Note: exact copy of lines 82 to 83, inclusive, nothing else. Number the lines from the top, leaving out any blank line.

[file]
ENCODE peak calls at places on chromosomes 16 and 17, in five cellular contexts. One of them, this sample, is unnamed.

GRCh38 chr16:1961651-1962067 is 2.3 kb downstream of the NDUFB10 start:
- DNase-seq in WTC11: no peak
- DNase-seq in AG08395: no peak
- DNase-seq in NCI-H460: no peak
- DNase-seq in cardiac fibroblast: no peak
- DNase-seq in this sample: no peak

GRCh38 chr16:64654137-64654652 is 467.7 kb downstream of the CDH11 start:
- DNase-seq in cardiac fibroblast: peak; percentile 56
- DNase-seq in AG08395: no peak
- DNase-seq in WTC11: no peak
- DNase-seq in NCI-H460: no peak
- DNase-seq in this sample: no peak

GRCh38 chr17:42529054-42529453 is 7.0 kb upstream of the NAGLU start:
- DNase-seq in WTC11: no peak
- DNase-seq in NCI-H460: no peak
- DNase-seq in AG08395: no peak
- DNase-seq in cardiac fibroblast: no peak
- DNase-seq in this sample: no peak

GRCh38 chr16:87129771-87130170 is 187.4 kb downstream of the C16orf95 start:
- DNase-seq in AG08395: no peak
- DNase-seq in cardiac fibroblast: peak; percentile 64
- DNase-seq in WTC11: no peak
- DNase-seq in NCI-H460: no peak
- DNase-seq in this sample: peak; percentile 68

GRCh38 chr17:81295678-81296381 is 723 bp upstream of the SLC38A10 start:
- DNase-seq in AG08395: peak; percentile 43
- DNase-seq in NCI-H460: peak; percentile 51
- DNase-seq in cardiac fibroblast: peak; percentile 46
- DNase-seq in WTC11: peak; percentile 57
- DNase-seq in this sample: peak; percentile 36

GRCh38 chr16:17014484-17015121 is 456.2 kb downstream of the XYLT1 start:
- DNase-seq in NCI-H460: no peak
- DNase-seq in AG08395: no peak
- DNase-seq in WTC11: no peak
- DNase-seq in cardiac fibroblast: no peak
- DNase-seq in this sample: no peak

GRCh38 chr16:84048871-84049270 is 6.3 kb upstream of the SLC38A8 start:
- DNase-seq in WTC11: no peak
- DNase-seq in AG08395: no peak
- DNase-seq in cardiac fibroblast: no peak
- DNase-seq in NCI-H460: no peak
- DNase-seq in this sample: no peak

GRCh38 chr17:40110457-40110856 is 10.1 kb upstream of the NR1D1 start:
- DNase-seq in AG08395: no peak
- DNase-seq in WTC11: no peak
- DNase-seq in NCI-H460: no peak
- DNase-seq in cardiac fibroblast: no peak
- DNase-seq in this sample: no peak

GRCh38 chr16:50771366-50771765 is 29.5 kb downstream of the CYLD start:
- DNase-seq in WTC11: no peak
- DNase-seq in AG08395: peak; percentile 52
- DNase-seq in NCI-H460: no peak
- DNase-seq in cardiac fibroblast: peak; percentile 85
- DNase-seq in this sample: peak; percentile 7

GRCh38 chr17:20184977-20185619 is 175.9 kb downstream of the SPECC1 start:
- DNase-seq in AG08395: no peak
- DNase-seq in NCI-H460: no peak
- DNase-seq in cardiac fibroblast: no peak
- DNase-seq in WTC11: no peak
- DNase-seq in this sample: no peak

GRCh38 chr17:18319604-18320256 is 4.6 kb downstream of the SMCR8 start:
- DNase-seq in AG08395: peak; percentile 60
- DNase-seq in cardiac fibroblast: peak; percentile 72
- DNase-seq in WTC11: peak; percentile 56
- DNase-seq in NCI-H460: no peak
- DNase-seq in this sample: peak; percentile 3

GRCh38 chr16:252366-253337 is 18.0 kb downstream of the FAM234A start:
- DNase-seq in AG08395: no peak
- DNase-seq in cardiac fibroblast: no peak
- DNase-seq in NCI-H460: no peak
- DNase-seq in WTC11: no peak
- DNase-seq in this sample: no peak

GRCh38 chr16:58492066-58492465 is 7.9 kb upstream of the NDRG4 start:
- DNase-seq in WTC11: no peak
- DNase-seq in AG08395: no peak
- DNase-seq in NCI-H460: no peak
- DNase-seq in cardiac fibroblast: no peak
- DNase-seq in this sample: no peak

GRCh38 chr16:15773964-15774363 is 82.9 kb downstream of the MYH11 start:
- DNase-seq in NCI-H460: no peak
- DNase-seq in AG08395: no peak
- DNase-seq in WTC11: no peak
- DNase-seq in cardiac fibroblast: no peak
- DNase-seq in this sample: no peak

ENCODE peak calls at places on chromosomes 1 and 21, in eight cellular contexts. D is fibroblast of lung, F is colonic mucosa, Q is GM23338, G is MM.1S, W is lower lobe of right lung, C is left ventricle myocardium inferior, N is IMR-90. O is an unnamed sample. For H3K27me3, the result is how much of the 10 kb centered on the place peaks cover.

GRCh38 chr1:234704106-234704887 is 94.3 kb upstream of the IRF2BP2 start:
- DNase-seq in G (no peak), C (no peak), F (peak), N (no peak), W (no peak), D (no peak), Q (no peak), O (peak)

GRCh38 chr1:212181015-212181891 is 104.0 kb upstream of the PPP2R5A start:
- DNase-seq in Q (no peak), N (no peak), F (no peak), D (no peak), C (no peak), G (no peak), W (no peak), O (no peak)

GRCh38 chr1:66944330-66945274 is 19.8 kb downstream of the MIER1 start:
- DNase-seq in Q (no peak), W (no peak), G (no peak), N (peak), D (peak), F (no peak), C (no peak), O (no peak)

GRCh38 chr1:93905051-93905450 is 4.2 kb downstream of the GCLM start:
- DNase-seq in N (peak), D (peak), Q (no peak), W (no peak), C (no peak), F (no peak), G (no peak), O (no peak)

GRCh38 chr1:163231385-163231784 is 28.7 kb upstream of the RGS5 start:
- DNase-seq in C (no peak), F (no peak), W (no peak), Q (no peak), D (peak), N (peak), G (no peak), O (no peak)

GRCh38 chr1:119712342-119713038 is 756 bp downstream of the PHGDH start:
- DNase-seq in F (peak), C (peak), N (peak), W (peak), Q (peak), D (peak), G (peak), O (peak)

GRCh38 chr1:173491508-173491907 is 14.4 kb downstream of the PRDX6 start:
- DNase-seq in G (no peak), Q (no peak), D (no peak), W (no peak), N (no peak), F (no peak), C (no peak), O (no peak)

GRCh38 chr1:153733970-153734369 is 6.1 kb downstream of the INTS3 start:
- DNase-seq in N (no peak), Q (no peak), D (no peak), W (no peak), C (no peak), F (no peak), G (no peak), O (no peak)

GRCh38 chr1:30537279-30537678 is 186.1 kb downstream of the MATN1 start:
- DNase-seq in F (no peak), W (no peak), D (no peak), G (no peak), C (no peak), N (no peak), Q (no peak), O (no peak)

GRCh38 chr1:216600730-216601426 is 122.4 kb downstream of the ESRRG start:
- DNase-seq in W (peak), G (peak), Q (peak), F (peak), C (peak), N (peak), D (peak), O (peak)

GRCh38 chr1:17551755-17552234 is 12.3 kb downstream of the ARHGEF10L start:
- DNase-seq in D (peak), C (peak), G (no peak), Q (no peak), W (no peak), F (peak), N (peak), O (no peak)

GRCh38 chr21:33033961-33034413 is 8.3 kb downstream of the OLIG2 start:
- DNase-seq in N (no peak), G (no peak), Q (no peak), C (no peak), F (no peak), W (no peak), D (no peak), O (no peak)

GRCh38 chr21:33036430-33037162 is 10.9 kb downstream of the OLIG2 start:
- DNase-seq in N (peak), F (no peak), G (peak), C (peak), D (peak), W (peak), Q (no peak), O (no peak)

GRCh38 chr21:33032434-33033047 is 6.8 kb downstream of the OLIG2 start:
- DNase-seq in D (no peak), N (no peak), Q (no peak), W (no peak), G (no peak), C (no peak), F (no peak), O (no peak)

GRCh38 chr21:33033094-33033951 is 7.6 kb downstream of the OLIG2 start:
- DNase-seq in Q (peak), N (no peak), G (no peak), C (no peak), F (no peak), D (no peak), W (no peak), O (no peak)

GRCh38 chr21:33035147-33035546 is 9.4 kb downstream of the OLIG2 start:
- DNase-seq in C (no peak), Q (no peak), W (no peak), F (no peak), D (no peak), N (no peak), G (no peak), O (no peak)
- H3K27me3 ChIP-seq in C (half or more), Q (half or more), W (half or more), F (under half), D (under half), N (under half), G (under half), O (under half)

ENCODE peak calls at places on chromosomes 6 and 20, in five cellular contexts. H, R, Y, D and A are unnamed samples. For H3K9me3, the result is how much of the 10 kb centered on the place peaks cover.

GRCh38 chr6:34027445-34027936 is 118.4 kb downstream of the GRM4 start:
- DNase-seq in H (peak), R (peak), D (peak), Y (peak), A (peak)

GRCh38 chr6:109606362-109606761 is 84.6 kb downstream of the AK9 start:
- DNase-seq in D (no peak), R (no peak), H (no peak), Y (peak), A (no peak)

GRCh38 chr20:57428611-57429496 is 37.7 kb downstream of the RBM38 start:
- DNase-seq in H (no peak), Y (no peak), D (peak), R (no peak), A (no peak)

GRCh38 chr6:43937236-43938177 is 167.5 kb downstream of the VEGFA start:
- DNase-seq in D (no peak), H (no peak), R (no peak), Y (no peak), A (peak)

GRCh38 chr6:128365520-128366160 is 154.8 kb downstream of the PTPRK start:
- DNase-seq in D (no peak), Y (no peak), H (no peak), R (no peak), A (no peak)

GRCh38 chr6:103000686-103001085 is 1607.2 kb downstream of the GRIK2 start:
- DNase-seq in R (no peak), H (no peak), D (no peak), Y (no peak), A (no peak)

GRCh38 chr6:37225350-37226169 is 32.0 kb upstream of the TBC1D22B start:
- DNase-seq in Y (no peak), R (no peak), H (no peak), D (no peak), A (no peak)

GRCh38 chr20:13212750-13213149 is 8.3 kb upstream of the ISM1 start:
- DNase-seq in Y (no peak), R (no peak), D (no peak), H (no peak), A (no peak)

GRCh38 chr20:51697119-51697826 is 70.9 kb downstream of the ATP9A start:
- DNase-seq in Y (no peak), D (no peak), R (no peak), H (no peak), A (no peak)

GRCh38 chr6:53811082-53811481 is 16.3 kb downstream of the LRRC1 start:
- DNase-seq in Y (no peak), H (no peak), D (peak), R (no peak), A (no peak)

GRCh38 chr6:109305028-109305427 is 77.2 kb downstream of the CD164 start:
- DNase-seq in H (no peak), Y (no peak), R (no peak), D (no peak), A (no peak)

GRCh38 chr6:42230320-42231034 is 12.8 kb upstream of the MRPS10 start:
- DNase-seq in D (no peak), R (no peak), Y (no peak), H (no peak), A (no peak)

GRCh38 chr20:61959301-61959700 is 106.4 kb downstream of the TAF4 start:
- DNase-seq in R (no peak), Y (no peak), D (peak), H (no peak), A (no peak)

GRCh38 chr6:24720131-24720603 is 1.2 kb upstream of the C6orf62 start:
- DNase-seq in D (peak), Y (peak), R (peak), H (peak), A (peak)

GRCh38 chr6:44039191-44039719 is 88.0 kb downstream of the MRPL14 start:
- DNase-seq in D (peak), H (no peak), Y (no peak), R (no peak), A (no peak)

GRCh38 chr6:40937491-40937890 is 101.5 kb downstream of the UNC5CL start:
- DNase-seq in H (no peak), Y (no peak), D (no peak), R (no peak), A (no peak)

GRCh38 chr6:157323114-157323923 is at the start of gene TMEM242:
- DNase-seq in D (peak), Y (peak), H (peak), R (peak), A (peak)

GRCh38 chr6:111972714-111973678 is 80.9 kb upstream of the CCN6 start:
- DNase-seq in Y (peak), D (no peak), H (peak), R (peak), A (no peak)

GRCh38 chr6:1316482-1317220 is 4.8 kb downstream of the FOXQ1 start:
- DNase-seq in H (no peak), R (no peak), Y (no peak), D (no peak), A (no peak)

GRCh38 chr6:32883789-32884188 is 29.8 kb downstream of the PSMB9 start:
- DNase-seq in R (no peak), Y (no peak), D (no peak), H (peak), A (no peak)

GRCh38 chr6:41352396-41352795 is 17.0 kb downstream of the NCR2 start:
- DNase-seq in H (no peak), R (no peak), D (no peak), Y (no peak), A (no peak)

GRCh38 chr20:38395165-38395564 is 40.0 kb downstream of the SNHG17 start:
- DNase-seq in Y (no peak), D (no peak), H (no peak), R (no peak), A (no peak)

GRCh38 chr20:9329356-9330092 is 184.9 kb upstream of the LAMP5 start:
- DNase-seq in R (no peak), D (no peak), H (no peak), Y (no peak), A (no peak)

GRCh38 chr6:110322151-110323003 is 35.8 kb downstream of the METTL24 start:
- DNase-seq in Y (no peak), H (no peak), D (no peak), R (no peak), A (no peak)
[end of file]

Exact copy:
- DNase-seq in AG08395: no peak
- DNase-seq in WTC11: no peak